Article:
IRS fine-tunes its computers to help track down growing number of tax evaders
Washington — Is the Internal Revenue Service a toothless tiger? The question sounds far-fetched when millions of taxpayers - many driven by visions of steely-eyed auditors eager to exact a penalty for every minor error - will spend this weekend scrambling to meet the April 16 filing deadline.
But critics, including several former top IRS officials and an American Bar Association (ABA) panel, contend the tax system is in danger of being overwhelmed by various kinds of tax cheats. The Bar Association report says the United States could become ''the first great power to falter because it lost its ability to collect taxes.''
IRS figures show that the difference between what the IRS says taxpayers owe and what citizens actually pay has risen to nearly $100 billion, a 226 percent increase since 1973.
At a breakfast meeting with reporters yesterday, IRS Commissioner Roscoe Egger argued that the tax system is not in danger of collapsing. But he was clearly troubled by findings from a preliminary IRS public-opinion survey that indicates that tax cheating is increasingly seen as normal.
To cope with growing compliance problems, the service is stepping up the use of computers to match so called information returns - reports on a worker's income filed by his or her employer, bank, and broker - with what the taxpayer reports.
By 1985, the number of information returns the service processes is expected to soar 50 percent, to 900 million.
Meanwhile, the IRS is at work on a complete redesign of its computer system. By gathering more information on state income taxes, property taxes and mortgage payments, the new system ''could do an instant audit'' on all individual returns , Egger says. Such a system will not be in use until the latter part of the decade, he adds.
The IRS currently checks all returns for math and other obvious errors.
But only a tiny fraction - some 1.36 percent of returns filed this year - will receive a full-scale audit in which deductions and other items are checked line by line. The odds of an audit are higher for those with incomes over $50, 000, Egger notes.
Despite the challenges the IRS faces, ''in no sense of the term do I think we are losing the war'' against tax abuse, Egger says.
He stressed the agency's recent aggressive initiatives against tax shelters, a transaction designed to produce large deductions that can protect other income from taxation.
But the commissioner, a former partner at the accounting firm Price Waterhouse & Co., adds, ''I can't tell you the tax gap is not getting bigger.'' He cautions, however, that the 1983 tax gap estimate is extrapolated from 1979 data.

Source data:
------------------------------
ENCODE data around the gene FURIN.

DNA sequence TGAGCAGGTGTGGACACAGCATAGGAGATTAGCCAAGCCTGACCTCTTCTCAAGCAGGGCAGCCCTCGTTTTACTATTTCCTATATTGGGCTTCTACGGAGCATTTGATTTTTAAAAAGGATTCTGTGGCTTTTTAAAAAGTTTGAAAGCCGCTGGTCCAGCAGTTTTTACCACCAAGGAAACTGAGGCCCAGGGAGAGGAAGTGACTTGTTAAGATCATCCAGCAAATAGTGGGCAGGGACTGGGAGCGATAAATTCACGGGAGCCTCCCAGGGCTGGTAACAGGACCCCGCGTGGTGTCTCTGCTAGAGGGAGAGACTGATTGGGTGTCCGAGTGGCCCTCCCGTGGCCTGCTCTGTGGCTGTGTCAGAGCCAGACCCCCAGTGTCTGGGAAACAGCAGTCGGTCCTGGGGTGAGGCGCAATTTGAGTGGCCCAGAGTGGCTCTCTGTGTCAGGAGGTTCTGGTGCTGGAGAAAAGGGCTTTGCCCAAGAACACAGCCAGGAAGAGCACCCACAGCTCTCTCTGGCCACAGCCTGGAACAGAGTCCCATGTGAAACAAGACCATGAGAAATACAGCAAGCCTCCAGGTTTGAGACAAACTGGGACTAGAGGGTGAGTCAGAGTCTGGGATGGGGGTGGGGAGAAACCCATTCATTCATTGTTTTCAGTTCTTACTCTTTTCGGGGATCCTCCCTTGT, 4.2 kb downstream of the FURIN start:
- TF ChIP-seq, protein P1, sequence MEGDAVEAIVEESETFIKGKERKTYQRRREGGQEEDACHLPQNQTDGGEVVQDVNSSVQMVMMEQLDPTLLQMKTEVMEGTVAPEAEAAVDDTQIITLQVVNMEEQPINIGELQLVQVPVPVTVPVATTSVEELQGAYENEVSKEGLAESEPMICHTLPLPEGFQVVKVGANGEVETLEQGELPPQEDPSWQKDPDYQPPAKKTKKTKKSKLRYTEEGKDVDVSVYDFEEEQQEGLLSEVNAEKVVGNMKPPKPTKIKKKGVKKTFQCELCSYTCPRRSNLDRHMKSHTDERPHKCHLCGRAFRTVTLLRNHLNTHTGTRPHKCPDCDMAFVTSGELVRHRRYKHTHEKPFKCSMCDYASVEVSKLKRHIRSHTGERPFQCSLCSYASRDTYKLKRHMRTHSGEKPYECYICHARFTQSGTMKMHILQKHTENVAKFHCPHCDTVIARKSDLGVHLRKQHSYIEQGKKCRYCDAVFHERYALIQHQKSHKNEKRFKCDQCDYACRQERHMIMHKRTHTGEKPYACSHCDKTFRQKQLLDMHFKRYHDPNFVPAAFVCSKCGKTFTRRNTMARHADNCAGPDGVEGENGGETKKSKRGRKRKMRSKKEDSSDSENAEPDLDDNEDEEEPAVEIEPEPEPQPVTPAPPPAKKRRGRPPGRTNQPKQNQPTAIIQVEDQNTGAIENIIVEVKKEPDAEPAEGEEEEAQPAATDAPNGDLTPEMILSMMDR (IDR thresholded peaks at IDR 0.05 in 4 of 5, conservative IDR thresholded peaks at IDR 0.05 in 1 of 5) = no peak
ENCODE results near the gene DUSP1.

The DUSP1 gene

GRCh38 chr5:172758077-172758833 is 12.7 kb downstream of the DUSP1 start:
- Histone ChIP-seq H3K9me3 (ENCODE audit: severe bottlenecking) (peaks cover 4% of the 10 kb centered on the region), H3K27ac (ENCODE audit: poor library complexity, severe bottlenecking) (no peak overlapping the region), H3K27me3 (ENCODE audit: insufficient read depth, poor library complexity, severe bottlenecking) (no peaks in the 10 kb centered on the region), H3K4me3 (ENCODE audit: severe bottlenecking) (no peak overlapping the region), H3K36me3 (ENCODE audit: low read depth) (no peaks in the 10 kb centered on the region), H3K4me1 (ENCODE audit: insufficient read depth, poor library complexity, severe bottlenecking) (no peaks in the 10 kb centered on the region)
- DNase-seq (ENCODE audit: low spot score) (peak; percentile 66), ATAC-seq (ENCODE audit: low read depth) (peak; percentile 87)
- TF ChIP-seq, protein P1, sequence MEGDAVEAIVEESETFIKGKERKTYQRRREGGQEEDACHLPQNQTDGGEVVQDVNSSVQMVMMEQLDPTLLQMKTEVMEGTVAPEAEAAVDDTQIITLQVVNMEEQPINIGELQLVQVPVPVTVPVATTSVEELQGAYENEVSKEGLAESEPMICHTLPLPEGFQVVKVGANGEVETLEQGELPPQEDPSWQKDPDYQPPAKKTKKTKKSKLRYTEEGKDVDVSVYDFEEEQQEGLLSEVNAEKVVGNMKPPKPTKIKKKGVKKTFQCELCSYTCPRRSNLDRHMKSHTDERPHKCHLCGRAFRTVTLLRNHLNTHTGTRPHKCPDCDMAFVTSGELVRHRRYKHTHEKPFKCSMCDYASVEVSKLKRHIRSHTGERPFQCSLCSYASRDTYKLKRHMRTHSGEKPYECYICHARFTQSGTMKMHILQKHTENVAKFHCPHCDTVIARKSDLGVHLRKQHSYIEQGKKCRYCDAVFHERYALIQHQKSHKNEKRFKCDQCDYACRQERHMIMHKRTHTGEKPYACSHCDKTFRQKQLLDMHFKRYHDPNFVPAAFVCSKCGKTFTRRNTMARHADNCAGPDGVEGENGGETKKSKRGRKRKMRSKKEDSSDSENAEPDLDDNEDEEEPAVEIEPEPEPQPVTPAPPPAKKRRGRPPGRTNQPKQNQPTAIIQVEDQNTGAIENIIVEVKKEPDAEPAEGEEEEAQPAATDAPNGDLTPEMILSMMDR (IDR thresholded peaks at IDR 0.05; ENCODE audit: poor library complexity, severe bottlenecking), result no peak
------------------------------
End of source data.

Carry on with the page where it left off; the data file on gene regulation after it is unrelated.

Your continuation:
Administration of the tax system would be aided if Congress would simplify the tax code, he points out.
''We've got complexity on top of complexity,'' he says. The tax code already takes up 5,000 pages and a tax bill that recently cleared the Senate Finance Committee contains 1,335 additional pages of tax-law changes.
Perhaps bewildered by all this complexity, taxpayers have been slower filing returns this year than last. Roughly 55 million of the expected 97 million tax-year 1983 returns have been filed. ''Every year taxpayers file a little more slowly than they did the year before,'' Egger says. He has already filed and presumably everything is in order since he has asked for an annual audit.
Changes in public attitudes towards tax cheating appear to be a key factor in the trend toward lower compliance by other taxpayers.
By the end of April a public opinion survey firm will contact some 2,000 taxpayers to ask what they feel about the tax system. Preliminary interviews conducted in four cities show some troubling trends.
''People are rationalizing what is being done on the tax return,'' Egger says. He says the feeling seems to be that ''everyone else is cheating so I am entiled to it too. It's a game we play and you get away with whatever you get away with.''
Egger says preliminary research shows ''there is a strange consensus. They felt that people whose incomes were not subject to withholding, that everybody in that group would cheat.
''There is also a feeling that tax cheating isn't really a criminal offense and that people who cheat aren't really criminals . . . and if they got caught, then the IRS is just too tough.''
Egger contends that such attitudes do not necessarily prove that tax cheating is taking place on a massive scale.
It is a ''perception problem,'' he says. People think others are cheating, but there is a smaller number of people actually shortchanging the IRS ''than might be perceived,'' he says.
He attributes a large share of the tax gap to inadvertence - a large number of taxpayers forgetting to report some small item like the interest on a small savings account. Intentional fraud, or what Egger calls greed, is the tax gap's other major cause.
The widesprad acceptance of cheating, even if it is cheating by others, constitutes a major long-term problem for the IRS, outside experts say. And the IRS runs the risk of encouraging greater noncompliance if it says too much about the problem.
''The IRS is very well aware that a major problem is the question of the increasing reluctance of people to comply voluntarily,'' says Arnold Brown, a New York consultant on the implications of social change who has worked with the IRS. ''They know, as everyone knows, that voluntary compliance is the only way it can be done.''
IRS Commisioner Egger notes that a huge number of taxpayers have relatively little chance to cheat since they are paid a salary from which taxes are withheld and do not itemize deductions for mortgage interest or other expenses.
''Forty million people don't even file a Form 1040,'' Eggers says. They file one of the abbreviated forms and ''have limited amount of income other than wages and salary.''